We’ve all heard of diabetes. We probably all know someone that has diabetes. But what is it, how does it affect our health and how does it affect our vision? November is Diabetes Awareness Month. Diabetes affects over 30 million Americans and about 25% of these diabetics don’t know they have it. Another 84 million are considered pre-diabetic. Many of these will go on to develop diabetes in the next 5 years. This is a serious disease that affects so many. Read on to learn more about the good, the bad and they ugly of diabetes and the effects on your vision.
Diabetes is a metabolic disease that affects the body’s ability to produce insulin. Insulin is the hormone that helps our bodies use the simple sugar (glucose) produced during digestion. Glucose is absorbed into the bloodstream and transported to the cells where it is stored and used as fuel by the body to perform daily activities. Insulin plays an extremely important role in regulating the amount of glucose the body has at any given time. Too much or too little glucose can be detrimental to our health.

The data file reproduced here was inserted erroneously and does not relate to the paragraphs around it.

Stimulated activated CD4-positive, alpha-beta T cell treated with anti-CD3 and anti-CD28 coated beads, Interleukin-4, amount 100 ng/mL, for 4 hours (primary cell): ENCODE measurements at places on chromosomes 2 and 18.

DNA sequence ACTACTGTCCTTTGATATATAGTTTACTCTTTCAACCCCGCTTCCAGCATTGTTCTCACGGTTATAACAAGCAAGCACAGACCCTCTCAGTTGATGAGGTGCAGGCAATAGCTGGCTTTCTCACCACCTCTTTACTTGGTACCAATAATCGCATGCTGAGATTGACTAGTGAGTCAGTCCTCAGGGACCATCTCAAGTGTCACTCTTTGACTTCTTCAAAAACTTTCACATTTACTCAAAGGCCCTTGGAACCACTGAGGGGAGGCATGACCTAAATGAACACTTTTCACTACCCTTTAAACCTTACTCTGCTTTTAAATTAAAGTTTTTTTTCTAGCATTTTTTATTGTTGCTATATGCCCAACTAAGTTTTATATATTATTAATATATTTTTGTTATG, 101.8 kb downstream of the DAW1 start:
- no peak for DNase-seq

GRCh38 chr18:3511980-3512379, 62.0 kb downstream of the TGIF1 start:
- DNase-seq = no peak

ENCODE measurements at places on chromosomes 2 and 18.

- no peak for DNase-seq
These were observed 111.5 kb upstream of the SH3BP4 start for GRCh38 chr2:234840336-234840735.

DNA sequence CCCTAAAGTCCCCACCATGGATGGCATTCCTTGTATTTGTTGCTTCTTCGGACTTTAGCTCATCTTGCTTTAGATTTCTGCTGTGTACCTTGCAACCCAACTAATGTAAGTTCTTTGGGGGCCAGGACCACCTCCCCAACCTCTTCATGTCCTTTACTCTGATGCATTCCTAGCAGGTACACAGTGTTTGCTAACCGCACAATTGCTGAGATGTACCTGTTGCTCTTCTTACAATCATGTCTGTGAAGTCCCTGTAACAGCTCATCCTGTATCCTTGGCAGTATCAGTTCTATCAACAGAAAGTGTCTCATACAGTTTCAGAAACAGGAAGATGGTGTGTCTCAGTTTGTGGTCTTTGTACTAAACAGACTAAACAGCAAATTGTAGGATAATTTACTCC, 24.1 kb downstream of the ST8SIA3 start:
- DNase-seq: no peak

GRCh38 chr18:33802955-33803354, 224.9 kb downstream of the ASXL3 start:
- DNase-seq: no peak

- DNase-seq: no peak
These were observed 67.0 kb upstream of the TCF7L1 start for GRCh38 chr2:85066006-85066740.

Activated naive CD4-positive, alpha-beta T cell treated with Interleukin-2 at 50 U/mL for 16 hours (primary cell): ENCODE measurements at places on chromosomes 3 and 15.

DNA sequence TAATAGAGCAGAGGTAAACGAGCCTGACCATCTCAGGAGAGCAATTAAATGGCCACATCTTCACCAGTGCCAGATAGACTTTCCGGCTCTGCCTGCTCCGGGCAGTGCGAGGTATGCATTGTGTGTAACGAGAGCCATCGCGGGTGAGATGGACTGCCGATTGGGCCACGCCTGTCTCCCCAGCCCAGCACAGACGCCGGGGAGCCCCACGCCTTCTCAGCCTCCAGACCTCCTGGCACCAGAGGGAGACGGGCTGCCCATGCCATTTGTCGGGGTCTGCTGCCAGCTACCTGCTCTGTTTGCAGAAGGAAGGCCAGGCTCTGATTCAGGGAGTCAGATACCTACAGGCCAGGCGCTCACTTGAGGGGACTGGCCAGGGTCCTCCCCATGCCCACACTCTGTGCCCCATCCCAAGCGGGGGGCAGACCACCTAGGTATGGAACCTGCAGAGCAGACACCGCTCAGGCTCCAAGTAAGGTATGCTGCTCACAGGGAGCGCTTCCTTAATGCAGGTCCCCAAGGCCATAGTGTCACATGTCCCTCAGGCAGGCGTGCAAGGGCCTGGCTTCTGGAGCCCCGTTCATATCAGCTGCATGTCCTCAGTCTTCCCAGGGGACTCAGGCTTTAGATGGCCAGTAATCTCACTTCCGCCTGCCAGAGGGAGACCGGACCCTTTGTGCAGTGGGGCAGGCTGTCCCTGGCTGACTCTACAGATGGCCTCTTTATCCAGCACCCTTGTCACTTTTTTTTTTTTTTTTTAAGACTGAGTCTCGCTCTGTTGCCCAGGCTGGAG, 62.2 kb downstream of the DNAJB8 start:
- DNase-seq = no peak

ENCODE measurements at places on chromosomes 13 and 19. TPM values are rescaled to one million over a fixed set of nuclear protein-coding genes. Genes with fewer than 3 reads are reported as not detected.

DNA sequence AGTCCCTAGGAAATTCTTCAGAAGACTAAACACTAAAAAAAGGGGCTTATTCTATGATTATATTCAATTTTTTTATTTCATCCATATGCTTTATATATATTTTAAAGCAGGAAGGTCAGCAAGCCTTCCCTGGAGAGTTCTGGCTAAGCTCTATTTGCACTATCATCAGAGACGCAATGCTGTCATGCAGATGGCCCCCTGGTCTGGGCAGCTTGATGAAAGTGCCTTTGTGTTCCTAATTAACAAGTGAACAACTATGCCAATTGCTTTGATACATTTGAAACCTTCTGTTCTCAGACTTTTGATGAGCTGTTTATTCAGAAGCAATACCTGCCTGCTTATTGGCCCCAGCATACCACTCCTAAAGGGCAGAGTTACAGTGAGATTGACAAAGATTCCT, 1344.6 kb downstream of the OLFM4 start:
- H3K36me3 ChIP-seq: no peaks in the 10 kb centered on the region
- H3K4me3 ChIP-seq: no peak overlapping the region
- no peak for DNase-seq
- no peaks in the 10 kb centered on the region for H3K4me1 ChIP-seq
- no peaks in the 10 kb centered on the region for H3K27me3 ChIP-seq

Insulin is constantly released by the pancreas to maintain consistent glucose levels. When the glucose levels increase as food is digested, the pancreas releases more insulin to push more glucose into the cells for storage, keeping the glucose in the bloodstream fairly constant. When the pancreas doesn’t produce enough insulin, the bloodstream has too much sugar in it causing high blood sugar, which can wreak havoc on our bodies.
There are 3 types of diabetes, Type-1, Type-2 and Gestational Diabetes:
Type-1 diabetes occurs when the pancreas doesn’t produce any insulin. This form usually develops in people under the age of 20, although it can occur later as well. People suffering from Type-1 diabetes must use injections of insulin to control the blood sugar in their bloodstream.